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Warner Home Video presents
Gilmore Girls: The Complete Third Season (2002-2003)

Lorelai: Rory, what are you doing?
Rory: What am I doing? I'm ranting! I'd think you would recognize it, I learned it from you.

- Lauren Graham, Alexis Bledel

Review By: Joel Cunningham  
Published: August 12, 2005

Stars: Lauren Graham, Alexis Bledel
Other Stars: Melissa McCarthy, Keiko Agena, Liz Torres, Yanic Truesdale, Scott Patterson, Liza Weil, Jared Padalecki, Milo Ventimiglia, Sean Gunn, Kelly Bishop, Edward Herrmann, Adam Brody
Director: various

Manufacturer: WAMO
MPAA Rating: Not Rated for (sexuality, mild language)
Run Time: Approx. 954 min.
Release Date: May 03, 2005
UPC: 012569700543
Genre: television


Style
Grade
Substance
Grade
Image Transfer
Grade
Audio Transfer
Grade
Extras
Grade
A BA-B+ C-

DVD Review

Gilmore Girls, the last remaining valid reason to watch the WB network (hey, I watch Smallville too, but it ain't a valid anything), is at its best when it explores the parent-child relationship, be it a strong bond, like the one between mother and daughter/best friends Lorelei (Lauren Graham) and Rory (Alexis Bledel), or an uneasy truce, like the one between free-spirited Lorelei and her stuffy, blue-blood parents, Richard (Edward Herrman) and Emily (Kelly Bishop). Series creator Amy Sherman-Palladino has always gotten this element just right, and it's as enjoyable to watch Rory and Lorelei banter as toss of obscure pop culture references at a rapid pace as it is to see Lorelei and Emily in full battle mode. The bond between mother and daughter, it's a beautiful, scary thing, and those relationships form the heart of this long-running series, soon entering its sixth season.

The show doesn't often work nearly as well when it explores bonds between men and women, however, and that's the primary problem throughout the 22 episodes of the series third season, probably its weakest to date. For much of the year, the series shifts its focus to the younger Gilmores' romantic lives, with mixed results. The primary problem is Rory. Now a senior at Chilton, a prestigous prep school near her home in Stars Hollow, Conetticut, Rory's life focuses around two things: her desire to get into Harvard and her interest in two very different boys, dull boyfriend Dean (Jared Paladecki) and brash, annoying Jess (Milo Ventimiglia), who'll, you remember, she kissed at the end of Season Two.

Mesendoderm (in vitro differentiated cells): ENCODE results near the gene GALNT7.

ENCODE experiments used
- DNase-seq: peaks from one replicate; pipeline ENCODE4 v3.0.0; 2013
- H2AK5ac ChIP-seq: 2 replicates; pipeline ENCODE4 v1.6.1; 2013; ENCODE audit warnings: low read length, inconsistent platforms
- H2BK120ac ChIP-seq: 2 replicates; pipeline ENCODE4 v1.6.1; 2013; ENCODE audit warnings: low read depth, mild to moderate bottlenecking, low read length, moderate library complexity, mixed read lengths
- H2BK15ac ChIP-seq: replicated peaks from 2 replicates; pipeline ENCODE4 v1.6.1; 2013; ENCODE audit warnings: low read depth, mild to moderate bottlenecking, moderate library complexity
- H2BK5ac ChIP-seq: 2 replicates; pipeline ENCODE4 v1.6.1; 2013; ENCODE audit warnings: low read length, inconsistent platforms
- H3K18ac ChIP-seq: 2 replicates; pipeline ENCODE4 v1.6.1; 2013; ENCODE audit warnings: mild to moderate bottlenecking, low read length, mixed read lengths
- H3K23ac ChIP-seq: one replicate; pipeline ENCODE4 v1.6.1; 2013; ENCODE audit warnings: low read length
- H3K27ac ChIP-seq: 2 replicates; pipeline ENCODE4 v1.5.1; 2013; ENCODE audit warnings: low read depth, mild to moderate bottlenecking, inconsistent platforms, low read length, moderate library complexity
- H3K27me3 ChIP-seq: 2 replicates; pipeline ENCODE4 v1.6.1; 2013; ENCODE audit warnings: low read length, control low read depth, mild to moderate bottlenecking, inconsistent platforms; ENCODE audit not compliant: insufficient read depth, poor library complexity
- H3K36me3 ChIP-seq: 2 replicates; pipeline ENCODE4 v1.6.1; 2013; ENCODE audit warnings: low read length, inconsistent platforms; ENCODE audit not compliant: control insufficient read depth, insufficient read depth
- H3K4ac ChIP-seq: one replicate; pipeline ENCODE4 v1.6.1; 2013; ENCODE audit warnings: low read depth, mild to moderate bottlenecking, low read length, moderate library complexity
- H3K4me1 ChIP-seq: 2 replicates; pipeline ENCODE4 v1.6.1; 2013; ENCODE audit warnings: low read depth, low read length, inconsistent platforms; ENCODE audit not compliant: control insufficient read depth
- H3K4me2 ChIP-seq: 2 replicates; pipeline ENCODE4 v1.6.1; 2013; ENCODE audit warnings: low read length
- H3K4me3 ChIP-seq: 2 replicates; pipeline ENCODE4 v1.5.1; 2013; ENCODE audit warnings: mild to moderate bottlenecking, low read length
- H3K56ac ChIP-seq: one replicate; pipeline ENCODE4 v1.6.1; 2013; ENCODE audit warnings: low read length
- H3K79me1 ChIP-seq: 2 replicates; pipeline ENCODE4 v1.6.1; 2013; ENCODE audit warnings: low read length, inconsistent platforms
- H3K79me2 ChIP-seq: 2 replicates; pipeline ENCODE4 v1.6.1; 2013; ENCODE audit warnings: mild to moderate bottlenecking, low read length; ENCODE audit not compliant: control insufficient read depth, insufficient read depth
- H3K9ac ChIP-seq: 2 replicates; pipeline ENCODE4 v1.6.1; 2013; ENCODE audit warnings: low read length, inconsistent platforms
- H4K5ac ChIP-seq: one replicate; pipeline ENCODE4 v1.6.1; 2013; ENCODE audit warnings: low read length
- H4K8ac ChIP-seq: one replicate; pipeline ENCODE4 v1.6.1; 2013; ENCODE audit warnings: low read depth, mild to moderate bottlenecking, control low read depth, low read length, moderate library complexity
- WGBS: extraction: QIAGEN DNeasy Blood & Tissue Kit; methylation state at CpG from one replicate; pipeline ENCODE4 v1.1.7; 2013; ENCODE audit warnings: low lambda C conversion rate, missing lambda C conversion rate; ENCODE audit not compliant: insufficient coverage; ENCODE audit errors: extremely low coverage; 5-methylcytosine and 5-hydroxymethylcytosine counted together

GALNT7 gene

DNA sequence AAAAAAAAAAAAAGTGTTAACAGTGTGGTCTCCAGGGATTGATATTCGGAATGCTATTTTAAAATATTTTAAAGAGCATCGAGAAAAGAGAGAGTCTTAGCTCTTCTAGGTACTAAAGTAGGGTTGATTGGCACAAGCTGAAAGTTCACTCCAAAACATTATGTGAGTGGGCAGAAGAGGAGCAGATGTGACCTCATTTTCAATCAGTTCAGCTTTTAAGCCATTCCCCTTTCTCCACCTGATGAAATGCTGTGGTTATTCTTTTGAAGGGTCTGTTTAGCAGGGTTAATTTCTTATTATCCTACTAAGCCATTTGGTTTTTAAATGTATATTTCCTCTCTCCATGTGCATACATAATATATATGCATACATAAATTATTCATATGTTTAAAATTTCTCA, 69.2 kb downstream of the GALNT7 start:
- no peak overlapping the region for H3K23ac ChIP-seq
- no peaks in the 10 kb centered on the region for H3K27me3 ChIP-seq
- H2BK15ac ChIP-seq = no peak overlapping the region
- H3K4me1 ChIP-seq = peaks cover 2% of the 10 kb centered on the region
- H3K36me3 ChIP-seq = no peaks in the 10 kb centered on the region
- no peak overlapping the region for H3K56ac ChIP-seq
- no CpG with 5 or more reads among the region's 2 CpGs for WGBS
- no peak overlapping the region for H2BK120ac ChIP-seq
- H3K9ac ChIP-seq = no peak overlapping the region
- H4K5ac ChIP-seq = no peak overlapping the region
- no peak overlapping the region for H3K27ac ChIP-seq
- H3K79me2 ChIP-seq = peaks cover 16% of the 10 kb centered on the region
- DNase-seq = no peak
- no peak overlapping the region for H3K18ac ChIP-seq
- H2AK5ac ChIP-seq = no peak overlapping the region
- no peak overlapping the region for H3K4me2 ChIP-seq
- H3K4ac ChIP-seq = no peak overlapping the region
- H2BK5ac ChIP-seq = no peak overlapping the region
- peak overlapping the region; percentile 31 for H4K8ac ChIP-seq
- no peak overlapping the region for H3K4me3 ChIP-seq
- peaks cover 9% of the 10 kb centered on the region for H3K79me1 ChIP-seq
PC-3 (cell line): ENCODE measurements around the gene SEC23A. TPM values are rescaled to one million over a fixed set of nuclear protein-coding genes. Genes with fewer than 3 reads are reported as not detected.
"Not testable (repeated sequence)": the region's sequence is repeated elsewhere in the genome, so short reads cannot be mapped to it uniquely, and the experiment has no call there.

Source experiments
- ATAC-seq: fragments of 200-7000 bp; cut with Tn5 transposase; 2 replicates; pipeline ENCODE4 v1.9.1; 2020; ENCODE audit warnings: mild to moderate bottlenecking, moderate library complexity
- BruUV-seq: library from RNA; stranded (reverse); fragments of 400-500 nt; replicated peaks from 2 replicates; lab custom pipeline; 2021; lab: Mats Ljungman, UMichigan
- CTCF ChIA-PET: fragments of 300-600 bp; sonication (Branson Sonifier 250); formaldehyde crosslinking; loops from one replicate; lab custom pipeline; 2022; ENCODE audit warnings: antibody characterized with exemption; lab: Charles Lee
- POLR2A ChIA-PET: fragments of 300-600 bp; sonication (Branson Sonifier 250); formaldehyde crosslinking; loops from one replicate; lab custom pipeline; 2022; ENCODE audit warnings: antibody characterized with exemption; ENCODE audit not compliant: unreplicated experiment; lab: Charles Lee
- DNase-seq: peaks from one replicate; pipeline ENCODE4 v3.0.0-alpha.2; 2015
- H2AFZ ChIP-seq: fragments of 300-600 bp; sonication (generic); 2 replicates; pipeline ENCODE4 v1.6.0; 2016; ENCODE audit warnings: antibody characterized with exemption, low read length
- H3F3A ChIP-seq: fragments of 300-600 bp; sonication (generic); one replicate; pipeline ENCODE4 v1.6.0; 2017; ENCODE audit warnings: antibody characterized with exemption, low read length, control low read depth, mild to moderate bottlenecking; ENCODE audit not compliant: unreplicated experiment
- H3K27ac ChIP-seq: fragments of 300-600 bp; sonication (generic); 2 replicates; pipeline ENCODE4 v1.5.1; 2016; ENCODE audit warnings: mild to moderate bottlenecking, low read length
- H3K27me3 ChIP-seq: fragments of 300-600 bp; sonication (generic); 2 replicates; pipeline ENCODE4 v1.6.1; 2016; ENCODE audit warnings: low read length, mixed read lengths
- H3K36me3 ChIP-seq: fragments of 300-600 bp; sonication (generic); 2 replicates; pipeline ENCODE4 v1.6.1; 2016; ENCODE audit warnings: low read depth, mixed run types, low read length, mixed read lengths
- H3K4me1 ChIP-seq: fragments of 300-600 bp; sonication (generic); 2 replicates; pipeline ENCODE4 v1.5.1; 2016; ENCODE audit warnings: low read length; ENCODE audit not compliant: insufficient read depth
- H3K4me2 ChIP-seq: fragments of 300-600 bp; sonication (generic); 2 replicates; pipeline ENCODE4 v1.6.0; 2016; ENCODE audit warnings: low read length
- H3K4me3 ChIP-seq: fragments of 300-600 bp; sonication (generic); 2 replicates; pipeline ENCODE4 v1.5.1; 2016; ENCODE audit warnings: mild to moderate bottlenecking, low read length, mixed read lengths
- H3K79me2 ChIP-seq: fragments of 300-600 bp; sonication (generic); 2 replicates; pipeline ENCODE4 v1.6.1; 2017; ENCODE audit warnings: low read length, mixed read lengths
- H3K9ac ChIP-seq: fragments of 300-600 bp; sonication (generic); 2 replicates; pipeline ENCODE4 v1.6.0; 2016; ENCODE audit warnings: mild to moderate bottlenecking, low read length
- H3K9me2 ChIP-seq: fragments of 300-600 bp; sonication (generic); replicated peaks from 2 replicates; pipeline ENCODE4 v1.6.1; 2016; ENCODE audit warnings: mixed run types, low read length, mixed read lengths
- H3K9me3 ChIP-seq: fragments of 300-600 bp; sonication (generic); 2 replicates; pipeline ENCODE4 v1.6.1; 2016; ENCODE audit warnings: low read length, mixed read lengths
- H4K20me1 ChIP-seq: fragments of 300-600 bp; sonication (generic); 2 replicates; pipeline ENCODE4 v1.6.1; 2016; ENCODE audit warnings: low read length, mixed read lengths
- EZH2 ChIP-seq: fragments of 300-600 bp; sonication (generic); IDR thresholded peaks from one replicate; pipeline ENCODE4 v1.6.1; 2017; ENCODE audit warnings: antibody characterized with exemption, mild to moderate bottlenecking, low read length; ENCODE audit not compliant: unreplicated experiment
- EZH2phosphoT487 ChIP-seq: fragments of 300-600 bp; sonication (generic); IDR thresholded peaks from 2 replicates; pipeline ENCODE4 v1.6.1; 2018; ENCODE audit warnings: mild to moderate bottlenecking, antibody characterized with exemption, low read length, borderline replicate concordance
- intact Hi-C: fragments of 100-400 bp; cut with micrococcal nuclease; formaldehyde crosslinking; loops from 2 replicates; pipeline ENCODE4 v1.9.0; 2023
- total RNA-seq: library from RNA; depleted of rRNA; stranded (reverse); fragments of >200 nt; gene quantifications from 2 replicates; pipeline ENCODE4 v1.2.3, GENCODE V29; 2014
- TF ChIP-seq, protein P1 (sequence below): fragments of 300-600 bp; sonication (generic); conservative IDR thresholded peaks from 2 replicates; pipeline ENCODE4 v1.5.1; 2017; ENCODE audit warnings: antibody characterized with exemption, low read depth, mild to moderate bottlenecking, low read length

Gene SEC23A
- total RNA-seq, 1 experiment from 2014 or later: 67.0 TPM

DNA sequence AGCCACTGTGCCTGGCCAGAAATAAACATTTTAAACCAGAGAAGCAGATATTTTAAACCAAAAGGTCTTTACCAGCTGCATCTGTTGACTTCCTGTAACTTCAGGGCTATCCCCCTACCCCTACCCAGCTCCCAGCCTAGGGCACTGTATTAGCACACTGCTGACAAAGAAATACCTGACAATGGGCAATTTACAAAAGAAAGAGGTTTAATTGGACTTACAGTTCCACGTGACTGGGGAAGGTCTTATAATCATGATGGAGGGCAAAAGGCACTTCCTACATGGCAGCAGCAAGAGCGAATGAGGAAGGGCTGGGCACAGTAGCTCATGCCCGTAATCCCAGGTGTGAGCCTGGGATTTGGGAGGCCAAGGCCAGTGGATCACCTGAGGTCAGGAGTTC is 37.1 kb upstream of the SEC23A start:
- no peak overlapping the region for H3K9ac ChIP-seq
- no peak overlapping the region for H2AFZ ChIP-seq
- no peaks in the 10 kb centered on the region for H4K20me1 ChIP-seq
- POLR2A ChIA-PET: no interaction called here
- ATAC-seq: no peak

The former arc is amusing but rather inconsistently developed. Just now, Rory is suddenly concerned that good grades alone won't get her into the top school in the country, so she attempts to pile on the extracurriculars, joining a Habitat for Humanity group in Application Anxiety and agonizing over which influential woman to list as her role model (Hillary Clinton is dismissed as too cliché). As if the Harvard people won't get suspicious when they see she's been involved in her various clubs for, oh, a month. On the plus side, these plots mean we see more of Rory's high school adversary, Paris (Liza Weil), who has similar Harvard ambitions and has organized her entire life around applying to college. She's Rory's boss at the Chilton paper, and the two are president and vice-president of the student council (resulting in some funny political maneuvering in I Solemly Swear).

But I can't say I ever warmed up to Jess, and his on-again, off-again with Rory is the season's most frustrating element. There is nice tension between Jess and Dean for the first few episodes, before both characters become either insuffurably smug or a jelous jerk. I can't complain about the break-up episode, They Shoot Gilmores, Don't They?, though—the love triangle gets really pointy during an all-night dance marathon, and Rory and Lorelei battle their emotions while trying to keep their feet moving to win the trophy.

Speaking of Lorelei, she fares better than her daughter in terms of storylines. This is the year in which her lifelong dream of owning her own inn begins to become a reality; she and her business partner/best friend Sookie (Melissa McCarthy) decide to purchase and refurbish an old inn after the Independence Inn, where Lorelei has worked since Rory was little, catches on fire a little bit. Otherwise, Lorelei's drama involves her own on-again, off-again relationship with Rory's dad, Christopher (David Sutcliffe), who announced his new girlfriend, Sherry, was pregnant last season shortly after making plans to get back together with Lorelei. The plot culminates in the flashback episode, Dear Emily and Richard, in which Sherry goes into labor and Lorelei reminisces about Rory's birth. The actress playing young Lorelei is certainly no Lorelei, but it's still an interesting outing, if one of creator/executive producer Amy Sherman-Palladino's weaker scripts (as always, she and her husband Daniel are responsible for the lion's share of episodes, an astonishing 17 out of 22).

Other memorable installments: Rory throws a week-long birthday celebration for her mother in Happy Birthday, Baby; Richard and Emily try to push Harvard-bound Rory toward Richard's alma matar Yale in Let the Games Begin; and Paris freaks out when she hears whether she got into Harvard in The Big One. And of course, it goes without saying that each episode includes the usual antics from Star's Hollow's long list of oddball characters, chief among them diner owner and Lorelei doormat Luke (Scott Patterson), jack-of-all-trades-seriously-ALL-trades Kirk (Sean Gunn) and cardigan-loving town selectman Taylor (Michael Winters). Rare appearances from Rory's best friend Lane (Keiko Agena) are also welcome, as she attempts to start a rock band under the nose of her strict Korean mother, claiming her boyfriend Dave (Adam Brody, who would go on to cult stardom on The O.C. a season later) plays Christian music with her.